- thirty-seven (37) publishers include HDF in descriptions of metadata records,
- eighteen (18) publishers include HDF in titles of metadata records, and
- three (3) publishers include HDF as a subject in a metadata record.
As noted above, hovever, very few of the metadata records include HDF in multiple locations. In fact, most of the publishers (74%) consistently use only one location for the format information. This limits the utility of the references as different metadata fields have different primary target audiences. For example, the description and title fields are aimed at human audiences and the format field, with a MIME Type, is aimed primarily at machine readability. Clearly both of these audiences are important and both can be served using the current DataCite schema.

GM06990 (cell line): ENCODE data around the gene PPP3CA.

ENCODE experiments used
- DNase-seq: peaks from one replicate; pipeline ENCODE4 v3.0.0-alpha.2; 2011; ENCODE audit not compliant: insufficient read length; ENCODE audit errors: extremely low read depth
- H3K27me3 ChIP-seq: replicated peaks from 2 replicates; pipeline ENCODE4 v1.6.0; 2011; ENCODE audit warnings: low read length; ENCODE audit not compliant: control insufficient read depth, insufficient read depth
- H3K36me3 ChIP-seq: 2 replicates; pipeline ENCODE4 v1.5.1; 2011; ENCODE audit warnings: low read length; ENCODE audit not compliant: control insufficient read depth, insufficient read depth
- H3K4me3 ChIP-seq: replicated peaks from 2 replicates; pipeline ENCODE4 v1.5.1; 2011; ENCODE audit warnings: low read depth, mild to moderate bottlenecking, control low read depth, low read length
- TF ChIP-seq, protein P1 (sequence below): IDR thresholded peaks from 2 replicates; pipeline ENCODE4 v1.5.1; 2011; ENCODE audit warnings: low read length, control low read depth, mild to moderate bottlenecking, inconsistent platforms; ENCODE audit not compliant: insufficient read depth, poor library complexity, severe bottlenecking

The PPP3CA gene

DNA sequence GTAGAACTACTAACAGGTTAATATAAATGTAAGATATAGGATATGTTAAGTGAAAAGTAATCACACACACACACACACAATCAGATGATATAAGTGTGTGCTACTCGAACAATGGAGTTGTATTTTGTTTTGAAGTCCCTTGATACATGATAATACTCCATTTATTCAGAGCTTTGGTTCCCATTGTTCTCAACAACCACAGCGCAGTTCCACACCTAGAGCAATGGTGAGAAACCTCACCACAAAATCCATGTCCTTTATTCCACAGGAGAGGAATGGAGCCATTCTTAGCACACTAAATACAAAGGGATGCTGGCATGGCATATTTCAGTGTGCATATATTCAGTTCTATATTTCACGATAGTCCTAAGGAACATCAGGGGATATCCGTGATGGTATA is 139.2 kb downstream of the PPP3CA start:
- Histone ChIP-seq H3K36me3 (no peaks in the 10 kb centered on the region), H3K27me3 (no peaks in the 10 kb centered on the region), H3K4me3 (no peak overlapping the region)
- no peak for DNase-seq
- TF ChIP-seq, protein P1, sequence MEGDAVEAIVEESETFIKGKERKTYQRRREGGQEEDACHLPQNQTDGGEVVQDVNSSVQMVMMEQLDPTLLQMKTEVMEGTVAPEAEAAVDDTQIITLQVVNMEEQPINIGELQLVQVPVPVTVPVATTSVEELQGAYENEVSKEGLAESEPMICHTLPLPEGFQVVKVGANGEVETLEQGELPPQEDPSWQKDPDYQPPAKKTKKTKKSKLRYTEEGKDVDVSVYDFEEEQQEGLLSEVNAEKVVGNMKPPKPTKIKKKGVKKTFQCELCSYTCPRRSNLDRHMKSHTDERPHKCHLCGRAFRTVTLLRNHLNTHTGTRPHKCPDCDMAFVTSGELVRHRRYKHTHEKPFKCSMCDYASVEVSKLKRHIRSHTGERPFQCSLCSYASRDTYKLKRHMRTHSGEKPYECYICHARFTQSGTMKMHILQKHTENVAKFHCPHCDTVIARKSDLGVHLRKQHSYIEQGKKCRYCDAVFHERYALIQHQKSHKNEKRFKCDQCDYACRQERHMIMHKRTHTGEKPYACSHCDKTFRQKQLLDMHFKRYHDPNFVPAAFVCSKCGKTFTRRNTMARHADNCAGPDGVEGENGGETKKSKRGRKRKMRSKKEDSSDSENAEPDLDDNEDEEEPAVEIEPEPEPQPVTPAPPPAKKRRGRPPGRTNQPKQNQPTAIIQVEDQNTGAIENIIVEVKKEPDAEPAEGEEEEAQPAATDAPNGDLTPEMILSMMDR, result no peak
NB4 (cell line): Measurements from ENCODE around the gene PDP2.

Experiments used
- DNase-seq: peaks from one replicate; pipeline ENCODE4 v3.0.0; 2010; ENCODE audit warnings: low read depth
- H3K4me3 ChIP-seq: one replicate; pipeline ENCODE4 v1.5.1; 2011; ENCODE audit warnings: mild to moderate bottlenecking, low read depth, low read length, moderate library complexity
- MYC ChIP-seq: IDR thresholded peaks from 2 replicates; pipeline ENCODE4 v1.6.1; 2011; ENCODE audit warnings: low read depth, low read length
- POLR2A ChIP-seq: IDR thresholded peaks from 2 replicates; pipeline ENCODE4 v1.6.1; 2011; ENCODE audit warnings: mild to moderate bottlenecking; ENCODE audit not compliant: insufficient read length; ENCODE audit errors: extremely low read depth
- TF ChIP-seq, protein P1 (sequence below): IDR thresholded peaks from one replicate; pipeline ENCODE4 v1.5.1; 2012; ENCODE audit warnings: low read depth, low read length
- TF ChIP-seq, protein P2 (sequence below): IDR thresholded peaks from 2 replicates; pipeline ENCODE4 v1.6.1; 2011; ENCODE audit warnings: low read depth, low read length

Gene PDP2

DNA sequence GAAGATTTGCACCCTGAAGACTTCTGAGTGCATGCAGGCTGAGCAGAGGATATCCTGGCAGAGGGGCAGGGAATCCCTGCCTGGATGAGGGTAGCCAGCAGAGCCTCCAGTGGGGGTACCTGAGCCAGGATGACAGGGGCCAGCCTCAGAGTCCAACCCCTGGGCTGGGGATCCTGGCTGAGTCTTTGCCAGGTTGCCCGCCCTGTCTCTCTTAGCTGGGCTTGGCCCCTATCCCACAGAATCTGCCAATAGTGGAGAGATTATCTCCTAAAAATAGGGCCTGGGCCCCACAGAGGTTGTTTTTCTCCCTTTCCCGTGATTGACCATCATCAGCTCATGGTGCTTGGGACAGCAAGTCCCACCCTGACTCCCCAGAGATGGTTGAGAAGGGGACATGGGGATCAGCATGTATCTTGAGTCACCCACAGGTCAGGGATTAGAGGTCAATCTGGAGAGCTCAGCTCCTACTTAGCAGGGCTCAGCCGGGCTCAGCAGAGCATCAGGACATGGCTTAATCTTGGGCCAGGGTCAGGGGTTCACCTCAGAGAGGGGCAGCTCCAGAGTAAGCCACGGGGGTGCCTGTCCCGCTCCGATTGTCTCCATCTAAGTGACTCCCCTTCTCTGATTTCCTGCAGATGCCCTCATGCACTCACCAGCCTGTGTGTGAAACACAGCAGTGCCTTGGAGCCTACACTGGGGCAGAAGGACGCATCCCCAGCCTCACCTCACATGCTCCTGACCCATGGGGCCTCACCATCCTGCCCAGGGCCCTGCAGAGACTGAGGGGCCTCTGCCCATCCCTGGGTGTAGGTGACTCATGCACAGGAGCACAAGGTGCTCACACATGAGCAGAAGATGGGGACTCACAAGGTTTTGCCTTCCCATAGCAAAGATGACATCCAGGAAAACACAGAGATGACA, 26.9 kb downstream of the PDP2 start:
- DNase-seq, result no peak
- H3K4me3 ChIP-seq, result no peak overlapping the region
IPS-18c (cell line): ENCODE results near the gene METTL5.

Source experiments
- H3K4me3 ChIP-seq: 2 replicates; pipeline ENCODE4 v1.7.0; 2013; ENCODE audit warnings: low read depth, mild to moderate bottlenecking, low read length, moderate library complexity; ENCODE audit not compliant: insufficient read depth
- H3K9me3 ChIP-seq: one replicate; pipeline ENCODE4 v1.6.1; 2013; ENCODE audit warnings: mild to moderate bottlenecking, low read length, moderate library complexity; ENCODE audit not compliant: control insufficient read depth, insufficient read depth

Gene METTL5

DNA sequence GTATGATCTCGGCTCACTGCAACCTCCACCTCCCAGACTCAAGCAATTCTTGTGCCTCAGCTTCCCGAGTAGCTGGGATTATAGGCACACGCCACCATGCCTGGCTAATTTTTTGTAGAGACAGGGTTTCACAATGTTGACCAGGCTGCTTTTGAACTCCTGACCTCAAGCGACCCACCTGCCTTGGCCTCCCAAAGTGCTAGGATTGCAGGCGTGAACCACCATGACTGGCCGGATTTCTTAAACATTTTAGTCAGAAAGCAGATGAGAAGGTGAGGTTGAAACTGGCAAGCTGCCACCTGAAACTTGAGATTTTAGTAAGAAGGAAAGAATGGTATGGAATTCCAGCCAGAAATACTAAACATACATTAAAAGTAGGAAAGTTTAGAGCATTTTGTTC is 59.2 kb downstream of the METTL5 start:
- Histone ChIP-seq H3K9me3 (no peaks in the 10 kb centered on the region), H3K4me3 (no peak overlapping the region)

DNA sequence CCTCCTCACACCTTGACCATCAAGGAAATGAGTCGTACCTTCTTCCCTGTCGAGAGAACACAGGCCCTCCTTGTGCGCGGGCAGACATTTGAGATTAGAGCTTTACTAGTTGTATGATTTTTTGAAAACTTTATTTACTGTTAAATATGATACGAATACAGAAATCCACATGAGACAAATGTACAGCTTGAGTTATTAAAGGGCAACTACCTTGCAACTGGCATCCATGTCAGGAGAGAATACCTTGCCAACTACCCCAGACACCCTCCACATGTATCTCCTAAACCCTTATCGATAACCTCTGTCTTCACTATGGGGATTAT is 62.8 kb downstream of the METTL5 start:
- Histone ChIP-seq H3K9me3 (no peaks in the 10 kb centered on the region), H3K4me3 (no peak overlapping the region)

The current metadata is very weak at accomplishing the important goal of using DOI’s to make connections that facilitate credit for software development. None of the current records take advantage of the “Requires” relationType even though many are written with version 4.1 of the DataCite schema.